Funding for Bristol firm aiming to clean up microplastic pollution caused by washing machines

November 19, 2021

A Bristol-based tech firm has secured a £150,000 investment to help it scale up its innovative method of capturing, harvesting and recycling microplastics before they can pollute the world’s oceans.

Called Matter, the firm was founded in 2017 by former Dyson engineer and keen scuba diver Adam Root, pictured

He was shocked to discover the size of the microplastics problem – 5.25trillion particles of plastic are currently in the world’s oceans – and set about using his skills and experience to engineer a solution to stop them reaching the ocean in the first place, then recycling them.

Most microplastics have been generated by clothes washing. Modern clothing tends to contain plastics, such as polyester, nylon, acrylic and polyamide, meaning a staggering 700,000 microfibres are released into the ocean after every machine wash.

Backed by the investment from the British Design Fund, Matter is now working with researchers and universities to develop new technologies for capturing the microfibres straight after washing and reusing them – so creating a truly closed loop system.

It is looking to do this by, for example, turning them into sustainable packaging material.

Adam said: “When I decided to try and come up with a way to tackle the microplastic problem, I didn’t have a lot of money. I’d left my job and we were living with my wife’s parents.

“I received a £250 ‘will it work’ grant from the Prince’s Trust and used it to take apart a washing machine and create a filter that would be able to capture the microplastics from the water.

“That’s when I had my ‘eureka’ moment, as I found that my idea worked. From there, I went on to start the company and we’ve been growing at pace ever since.”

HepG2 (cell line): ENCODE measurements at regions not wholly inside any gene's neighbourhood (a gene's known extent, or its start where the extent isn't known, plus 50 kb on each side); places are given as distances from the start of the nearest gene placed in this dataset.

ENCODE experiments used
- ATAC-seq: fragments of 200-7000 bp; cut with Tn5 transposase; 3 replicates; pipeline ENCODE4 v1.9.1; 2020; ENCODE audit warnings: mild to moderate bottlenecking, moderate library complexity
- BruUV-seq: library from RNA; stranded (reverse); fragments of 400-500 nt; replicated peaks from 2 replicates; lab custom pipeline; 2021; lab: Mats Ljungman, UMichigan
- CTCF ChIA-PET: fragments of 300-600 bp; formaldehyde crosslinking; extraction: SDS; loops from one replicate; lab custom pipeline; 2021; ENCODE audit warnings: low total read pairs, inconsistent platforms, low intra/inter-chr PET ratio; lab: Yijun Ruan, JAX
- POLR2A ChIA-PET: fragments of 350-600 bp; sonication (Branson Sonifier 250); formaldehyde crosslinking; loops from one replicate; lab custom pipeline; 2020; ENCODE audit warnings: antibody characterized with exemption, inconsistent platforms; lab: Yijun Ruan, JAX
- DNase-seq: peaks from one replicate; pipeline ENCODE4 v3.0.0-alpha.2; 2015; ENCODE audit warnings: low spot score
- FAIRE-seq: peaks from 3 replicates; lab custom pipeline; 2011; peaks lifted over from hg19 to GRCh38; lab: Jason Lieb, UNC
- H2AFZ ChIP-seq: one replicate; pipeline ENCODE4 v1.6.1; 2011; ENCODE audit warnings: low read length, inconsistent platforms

Having created a retrofit filter for domestic washing machines, Matter is now looking to scale up while also finding solutions for commercial and industrial markets across the world.

“It’s a hugely busy and exciting time for us and we’re delighted to be working with British Design Fund on the next stage in our development,” said Adam.

British Design Fund CEO Damon Bonser added: “We had been following Adam and his team’s growth over the past two years and were very impressed by the progress and impact being made by them in such an important sector.

“They are a great example of the type of purpose-led, product-driven start-ups the fund is keen to support and we look forward to seeing what they achieve moving forward.”

London-based British Design Fund (BDF) works with ambitious British start-ups that are ready to scale up and build thriving stand-out businesses.

Alongside capital investment, BDF provides expert mentoring to support such companies to accelerate their growth plans.

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